Wednesday, September 30, 2009

More Camp Site Inspiration

I spent the day at the camp site that is currently "nearest and dearest" this past Friday, and took a number of photos to look back on while working on Caravan. It's late in the season for casual visitors by now - slowly but surely, the long-term residents (whether by choice or unforseen cercumstance) are being weeded out from those left. While I love these shots, fall is in the air - I'm admittedly rather ecited to get another photo op when the entire woods are on fire in whatever shades of crimson and gold.

One of the various things I love about visual camping aesthetics: even the propane tank gets a little love. It becomes more then an unsightly white heap. It's part of "home" wherever home may be at the time. Flower pots and decorative wiring give it a little spirit of its own.

Indoor decorative rugs on hard-packed dirt, bonfire smoke, and a slight chill in the air.


Dad is a tremendous inspiration for Charlie Kavenaugh: The gentle spirit, relentless protector, steadfast supporter - well traveled, and road weary, who's strength of spirit and compassionate smile have inspired me for as long as I can recall.


Mia & Kelsey Doodles

Quick little bust doodles from just last night. If nothing else, they were interesting to post for the contrast: I'd yet to have drawn Mia and Kelsey in my "usual" style, opting for the more graphical look Caravan adopted very early on. I was curious, however, to see ho the characters would come off drawn "normally" (in accordance to the Book of Mel, shall we say) and the results were, to me at least, pretty amusing.

Skeptical Mia and Kelsey... a somewhat disturbing little 'Toon Bogey doodle. "YEEhaw, dumplin's!"

Mia & Kelsey - Melificated ;)


Monday, September 28, 2009

Layouts Complete!

A couple of background layouts - 3 of which are for pan-shots. Click for a larger view!

One of many milestones for Caravan today - I finished drawing all of the film's background layouts! Apart from scanning and prepping the layouts for color, I'll be spending this week compiling a rough pose reel, and moving on to rough animation as of next week. So far, Caravan is moving right along.


Thursday, September 24, 2009

Chipper Charlie

A quick image of Charlie... something as a means of rebellion for having had to move around a poorly constructed model in Maya all morning - "Oh yeah? I'll draw 2D, dammit!"

I do love Charlie Kavenaugh - little Kelsey's father. He's the sort of dorky dad who tries to be cool, despite the fact that he, quite implicitly, is not, by any little kid's standards... At the same time, he's too irresistibly adorable not to have a soft spot for.

As a side: I want that hat.


Wednesday, September 23, 2009

Work Space (Part 2)

I finally got the chance to add just enough to my workspace to really make it feel comfortable and reflective. Here's a few shots of its latest incarnations.

Added a quilt for curtains - needed some privacy from that window! - more lights, and random bits on the table.

The general Space. Patrick and I commandeered the corner of the studio (He's got a Renaissance theme to his film, Mine's Gypsy traveler-inspired.)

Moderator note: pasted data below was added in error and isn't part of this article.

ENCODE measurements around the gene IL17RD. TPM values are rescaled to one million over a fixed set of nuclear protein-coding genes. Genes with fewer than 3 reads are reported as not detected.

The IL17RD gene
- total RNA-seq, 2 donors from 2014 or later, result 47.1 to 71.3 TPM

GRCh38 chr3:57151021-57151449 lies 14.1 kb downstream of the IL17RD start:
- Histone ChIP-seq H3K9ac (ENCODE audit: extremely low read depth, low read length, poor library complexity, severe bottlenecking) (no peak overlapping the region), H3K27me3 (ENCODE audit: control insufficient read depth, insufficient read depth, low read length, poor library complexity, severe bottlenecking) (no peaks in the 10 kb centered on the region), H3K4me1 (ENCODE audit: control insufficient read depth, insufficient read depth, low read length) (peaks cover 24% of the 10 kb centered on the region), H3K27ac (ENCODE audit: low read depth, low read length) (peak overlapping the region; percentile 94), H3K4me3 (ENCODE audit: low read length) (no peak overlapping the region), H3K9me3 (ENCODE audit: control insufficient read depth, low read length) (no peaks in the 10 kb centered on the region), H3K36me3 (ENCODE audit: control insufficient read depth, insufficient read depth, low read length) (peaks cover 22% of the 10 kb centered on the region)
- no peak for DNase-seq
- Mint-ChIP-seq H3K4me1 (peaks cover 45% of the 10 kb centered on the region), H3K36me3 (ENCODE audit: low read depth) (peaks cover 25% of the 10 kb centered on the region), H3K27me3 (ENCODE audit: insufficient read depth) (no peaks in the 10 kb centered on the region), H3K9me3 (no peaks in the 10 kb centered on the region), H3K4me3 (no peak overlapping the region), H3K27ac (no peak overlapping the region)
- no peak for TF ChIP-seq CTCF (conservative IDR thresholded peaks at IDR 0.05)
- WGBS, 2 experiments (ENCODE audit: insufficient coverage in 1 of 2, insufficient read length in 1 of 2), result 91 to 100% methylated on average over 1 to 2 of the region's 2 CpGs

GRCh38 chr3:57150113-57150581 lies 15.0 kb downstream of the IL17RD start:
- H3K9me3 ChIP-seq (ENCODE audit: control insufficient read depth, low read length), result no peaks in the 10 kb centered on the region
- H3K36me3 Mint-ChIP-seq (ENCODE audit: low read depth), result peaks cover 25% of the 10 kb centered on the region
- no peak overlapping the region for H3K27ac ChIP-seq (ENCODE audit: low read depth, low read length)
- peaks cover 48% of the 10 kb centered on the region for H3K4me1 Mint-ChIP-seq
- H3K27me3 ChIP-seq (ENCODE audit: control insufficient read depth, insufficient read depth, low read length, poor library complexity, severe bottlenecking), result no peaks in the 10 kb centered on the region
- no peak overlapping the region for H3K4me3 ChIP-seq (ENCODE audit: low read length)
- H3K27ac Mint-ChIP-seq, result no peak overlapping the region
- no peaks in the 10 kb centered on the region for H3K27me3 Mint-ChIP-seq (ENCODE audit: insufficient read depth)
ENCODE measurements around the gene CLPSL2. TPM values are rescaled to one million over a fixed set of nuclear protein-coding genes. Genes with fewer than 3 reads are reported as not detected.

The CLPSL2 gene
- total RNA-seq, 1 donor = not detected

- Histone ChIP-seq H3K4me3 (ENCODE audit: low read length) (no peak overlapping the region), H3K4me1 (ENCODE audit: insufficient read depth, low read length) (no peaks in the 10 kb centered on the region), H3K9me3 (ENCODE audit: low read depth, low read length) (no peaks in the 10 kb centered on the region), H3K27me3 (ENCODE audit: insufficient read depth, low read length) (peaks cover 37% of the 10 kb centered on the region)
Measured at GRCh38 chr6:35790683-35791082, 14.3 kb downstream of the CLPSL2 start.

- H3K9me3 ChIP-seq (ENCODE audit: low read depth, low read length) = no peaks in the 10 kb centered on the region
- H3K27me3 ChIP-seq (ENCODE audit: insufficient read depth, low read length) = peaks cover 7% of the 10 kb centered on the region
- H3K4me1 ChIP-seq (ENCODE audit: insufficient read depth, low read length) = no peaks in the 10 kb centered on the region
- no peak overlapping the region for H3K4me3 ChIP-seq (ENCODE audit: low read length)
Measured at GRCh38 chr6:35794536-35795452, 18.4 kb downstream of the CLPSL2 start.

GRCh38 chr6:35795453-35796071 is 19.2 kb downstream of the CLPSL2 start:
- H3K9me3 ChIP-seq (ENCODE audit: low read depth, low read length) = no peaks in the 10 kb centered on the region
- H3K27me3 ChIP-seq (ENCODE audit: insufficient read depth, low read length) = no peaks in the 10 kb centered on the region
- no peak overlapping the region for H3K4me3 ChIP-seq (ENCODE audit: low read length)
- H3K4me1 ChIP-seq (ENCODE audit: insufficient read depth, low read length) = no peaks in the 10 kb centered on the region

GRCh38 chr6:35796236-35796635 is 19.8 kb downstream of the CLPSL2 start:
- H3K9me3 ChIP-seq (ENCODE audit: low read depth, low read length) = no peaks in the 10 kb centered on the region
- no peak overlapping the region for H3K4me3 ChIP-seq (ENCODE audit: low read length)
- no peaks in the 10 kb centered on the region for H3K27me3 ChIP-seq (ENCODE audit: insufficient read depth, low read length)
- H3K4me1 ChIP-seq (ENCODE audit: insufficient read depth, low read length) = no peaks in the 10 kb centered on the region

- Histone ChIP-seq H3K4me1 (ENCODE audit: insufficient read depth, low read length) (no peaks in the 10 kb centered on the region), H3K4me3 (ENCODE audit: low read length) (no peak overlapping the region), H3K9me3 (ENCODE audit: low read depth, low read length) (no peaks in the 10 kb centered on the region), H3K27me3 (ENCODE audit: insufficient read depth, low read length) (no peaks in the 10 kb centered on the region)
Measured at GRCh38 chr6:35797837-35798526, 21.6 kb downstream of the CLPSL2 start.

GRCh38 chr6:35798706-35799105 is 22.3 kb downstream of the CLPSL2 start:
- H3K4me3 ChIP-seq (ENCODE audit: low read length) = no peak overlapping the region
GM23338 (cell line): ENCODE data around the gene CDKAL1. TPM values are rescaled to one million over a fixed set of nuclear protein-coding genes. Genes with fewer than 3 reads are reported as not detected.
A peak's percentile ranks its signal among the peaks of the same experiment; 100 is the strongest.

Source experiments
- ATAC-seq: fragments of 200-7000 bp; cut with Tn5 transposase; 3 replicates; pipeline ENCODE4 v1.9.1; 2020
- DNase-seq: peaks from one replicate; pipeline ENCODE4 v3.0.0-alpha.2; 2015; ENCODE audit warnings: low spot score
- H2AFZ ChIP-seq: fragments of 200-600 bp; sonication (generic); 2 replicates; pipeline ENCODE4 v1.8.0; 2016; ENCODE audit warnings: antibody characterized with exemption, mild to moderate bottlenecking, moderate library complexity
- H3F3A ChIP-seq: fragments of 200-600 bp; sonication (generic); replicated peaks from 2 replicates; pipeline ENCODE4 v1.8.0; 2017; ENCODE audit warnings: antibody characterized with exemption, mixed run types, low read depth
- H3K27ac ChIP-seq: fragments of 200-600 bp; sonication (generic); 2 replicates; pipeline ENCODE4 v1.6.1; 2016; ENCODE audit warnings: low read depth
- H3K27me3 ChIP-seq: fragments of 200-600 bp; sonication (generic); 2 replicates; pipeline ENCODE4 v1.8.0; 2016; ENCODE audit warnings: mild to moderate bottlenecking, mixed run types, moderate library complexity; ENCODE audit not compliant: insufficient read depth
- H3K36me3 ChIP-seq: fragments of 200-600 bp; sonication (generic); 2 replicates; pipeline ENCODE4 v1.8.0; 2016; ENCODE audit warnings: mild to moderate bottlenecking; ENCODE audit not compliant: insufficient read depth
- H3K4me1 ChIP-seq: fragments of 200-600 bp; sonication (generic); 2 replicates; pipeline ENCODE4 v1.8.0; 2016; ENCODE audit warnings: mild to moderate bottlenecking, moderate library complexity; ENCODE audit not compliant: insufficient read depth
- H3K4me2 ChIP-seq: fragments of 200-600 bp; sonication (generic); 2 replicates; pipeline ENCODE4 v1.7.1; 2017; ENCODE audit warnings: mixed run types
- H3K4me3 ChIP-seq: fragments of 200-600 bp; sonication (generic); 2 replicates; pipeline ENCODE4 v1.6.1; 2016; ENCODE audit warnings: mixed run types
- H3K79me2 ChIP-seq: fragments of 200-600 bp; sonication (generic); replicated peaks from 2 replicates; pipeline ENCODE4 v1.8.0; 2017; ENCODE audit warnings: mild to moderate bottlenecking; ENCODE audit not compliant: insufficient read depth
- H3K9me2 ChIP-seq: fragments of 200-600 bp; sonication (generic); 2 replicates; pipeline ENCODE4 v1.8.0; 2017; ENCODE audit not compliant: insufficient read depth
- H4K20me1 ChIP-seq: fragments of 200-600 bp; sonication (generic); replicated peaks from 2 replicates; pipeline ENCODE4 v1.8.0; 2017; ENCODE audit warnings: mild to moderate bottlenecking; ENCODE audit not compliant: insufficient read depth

Patrick rather sneakily snapped this shot while I was sketching my take on one of the characters in his film.

I especially love this space in the evening - the lighting is really comfortable.


Hello, Lovely. Nice Flippers.

Tuesday was a bit rough - I'm a traditional animator, and decided to give 3D animation a go. Class Tuesday was a series of odd, unforeseen frustrations amongst a learning curve... I couldn't wait to get out. Once I did, however, I was greeted with quite possibly the cutest doodle ever chilling on my work table - pun thoroughly intended.
This adorable Jivin' Gypsy penguin brought to you by the terrifically talented miss Kate Burck. Thank you for the pick-me-up, Kate! ♥


Monday, September 21, 2009

Work Space (Part 1)

My roomate/classmate/epicbuddyofkiltedawesomeness Patrick and I have taken to decorating our adopted space in the Senior Studio classroom to build a vibe and atmosphere that helps to both reflect and inspire each of our senior films. My stab at said decoration is going rather slowly, admittedly, as I've been so completely embroiled with background layouts, but it's getting there. Today saw to the addition of a lovely set of colored lights kindly lent by Kerry, as well as a few recent thrift store finds. A couple of photos of what I have so far are below - I'll post more as this "inspiration side-project" of sorts continues to grow. Perhaps by the end of the school year, my workspace will have become a bit of an assemblage piece all of its own?

The mat on my work table - a thrift store find - intrigues the hell out of me: hand stitched, with little mirror bits sewn into it throughout. Lovely as it is visually though, and weird as this may sound, it's the scent of the thing that gets my mind racing. It has that sort of musty air of too-long spent in a damp attic - a thick smell of great age. Handling it in the store nights ago, I was thrown back to a childhood memory I'd actually forgotten entirely until then - and one who's relevance to this whole cobbled production struck soundly.